The main advantage of the wavelet transform is that each basis function is localized jointly in both the time and frequency domains. From a viewpoint of time-frequency, the approximation coefficients are corresponding to the larger-scale low-frequency components and the detail coefficients are corresponding to the small-scale high-frequency components. Generally, the former can be used to approximate the original signal and the latter represents some local details of the original signal [1214, 20].

There are different families of wavelets symlet, coiflet, daubechies, and biorthogonal wavelets. They vary in various basic properties of wavelets, like compactness. Among them, Haar wavelets belonging to Daubechies wavelet family are the most commonly used wavelets in database literature because they are easy to comprehend and fast to compute.

2.4.1. Supervised Wavelet Transform

The proposed method starts by adopting a univariate Cox model for each gene: for each gene .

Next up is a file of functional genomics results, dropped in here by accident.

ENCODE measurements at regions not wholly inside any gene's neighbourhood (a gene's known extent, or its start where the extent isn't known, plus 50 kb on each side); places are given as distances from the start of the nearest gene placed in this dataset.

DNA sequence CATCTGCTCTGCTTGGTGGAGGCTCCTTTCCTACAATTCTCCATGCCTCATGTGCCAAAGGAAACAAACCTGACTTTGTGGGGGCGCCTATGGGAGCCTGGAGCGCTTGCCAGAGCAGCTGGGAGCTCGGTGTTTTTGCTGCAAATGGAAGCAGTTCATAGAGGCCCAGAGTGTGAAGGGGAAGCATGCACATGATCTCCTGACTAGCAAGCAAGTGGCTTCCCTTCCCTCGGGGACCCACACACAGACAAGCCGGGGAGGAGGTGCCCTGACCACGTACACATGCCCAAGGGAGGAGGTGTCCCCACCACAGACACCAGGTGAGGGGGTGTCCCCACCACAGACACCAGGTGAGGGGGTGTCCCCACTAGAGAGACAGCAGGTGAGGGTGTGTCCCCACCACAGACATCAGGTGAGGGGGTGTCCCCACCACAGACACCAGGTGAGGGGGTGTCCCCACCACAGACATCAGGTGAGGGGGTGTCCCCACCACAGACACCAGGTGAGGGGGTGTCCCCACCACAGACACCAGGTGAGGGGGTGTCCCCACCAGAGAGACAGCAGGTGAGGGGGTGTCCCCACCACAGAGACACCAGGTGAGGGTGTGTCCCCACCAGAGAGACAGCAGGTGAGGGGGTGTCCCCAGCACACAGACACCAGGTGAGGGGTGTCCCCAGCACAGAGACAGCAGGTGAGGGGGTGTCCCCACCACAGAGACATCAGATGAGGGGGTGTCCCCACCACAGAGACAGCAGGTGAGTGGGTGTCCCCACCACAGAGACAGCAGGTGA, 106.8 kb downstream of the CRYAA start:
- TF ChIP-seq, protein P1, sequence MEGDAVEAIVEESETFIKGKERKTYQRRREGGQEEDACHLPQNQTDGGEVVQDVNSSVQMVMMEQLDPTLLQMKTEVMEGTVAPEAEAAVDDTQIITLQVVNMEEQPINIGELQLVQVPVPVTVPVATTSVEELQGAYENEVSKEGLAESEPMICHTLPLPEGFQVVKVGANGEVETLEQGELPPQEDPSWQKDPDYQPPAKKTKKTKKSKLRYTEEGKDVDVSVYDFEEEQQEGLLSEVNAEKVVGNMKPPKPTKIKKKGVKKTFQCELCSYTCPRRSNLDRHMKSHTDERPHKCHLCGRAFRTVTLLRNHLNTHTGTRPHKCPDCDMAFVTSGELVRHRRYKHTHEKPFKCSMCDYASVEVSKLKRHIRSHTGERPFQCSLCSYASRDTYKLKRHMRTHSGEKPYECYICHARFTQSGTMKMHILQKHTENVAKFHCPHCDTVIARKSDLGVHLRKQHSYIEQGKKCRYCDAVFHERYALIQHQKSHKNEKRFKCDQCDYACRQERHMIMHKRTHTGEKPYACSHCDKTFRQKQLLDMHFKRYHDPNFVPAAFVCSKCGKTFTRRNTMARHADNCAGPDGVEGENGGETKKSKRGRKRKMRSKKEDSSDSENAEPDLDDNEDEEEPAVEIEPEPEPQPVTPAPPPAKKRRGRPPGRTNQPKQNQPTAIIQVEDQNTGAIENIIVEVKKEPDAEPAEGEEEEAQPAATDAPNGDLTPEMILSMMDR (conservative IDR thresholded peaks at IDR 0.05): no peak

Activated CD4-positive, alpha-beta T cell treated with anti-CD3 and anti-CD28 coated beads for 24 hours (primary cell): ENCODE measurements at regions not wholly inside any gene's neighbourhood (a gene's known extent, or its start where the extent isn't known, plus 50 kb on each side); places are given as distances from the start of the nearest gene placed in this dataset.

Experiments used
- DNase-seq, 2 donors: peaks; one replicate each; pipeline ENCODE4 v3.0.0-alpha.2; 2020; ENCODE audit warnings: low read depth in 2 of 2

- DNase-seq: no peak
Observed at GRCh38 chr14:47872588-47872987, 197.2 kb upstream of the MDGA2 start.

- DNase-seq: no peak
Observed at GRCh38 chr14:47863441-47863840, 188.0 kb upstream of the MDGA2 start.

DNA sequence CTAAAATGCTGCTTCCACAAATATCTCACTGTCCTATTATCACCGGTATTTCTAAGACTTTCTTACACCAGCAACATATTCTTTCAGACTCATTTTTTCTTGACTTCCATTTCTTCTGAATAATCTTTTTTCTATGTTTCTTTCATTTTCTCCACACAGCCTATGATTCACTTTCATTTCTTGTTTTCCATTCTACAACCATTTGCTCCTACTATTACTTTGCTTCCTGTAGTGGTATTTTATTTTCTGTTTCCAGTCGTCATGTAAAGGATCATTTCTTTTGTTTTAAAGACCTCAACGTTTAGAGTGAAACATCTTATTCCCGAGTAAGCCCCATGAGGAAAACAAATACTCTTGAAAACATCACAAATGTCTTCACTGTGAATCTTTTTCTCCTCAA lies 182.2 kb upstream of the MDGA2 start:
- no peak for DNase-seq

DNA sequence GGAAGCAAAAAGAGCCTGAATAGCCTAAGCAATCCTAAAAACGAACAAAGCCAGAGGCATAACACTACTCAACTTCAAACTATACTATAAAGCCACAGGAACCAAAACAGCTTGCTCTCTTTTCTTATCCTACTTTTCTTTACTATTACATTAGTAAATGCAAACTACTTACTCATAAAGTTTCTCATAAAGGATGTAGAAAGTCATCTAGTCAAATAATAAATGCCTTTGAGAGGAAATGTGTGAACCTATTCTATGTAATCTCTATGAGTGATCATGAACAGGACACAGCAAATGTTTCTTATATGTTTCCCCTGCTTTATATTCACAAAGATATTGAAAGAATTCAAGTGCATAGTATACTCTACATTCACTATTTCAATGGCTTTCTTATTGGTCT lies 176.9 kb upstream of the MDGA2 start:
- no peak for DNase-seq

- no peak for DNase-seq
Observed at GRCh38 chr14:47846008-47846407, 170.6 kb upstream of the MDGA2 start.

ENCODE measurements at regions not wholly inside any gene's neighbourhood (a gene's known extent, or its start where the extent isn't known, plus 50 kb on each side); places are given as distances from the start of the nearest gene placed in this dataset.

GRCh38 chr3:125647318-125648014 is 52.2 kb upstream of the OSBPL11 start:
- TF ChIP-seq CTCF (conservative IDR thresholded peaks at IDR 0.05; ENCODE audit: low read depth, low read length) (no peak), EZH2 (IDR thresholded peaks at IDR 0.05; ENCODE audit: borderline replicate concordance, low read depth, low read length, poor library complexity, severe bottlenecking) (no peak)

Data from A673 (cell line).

The covariates, each representing a different gene, are then sorted by increasing absolute values of the Wald’s statistic , which are measures of the correlation between the gene expression level and patient survival. Then, in each step, we pick out the top number of genes included with higher Wald’s statistic. Then, this reduced set of genes is modeled by the one-dimensional discrete wavelet transform to extract the relevant information and finally, the wavelet approximation coefficients in the first levels of decomposition are used in a multiple Cox regression model (1). Note that numbers of selected genes in this stage are considered proportional to the sample size. The Haar wavelet transform in the first level is applied on the preselected genes.

2.5. Supervised Principal Components Analysis

Bair and Tibshirani and Bair et al. proposed the supervised principal components regression [17, 21]. This procedure first picks out a subset of the gene expressions that is correlated with survival by using univariate selection and then applies PCA to this subset. In our analysis, we pick out top number of genes with higher Wald’s statistic. Then, we apply principal components analysis to this subset of genes and, in each step, include the top number of principal components that will be comprised of at least 75% of the total variance into a multivariate Cox model.

2.6. Partial Least Squares Method

Partial least squares (PLS) method is a supervised dimension reduction technique that is usually employed to correlate a response variable to the explanatory variables. PLS components are linear combinations of the predictor variables, constructed to maximize an objective criterion based on the sample covariance between response and covariates.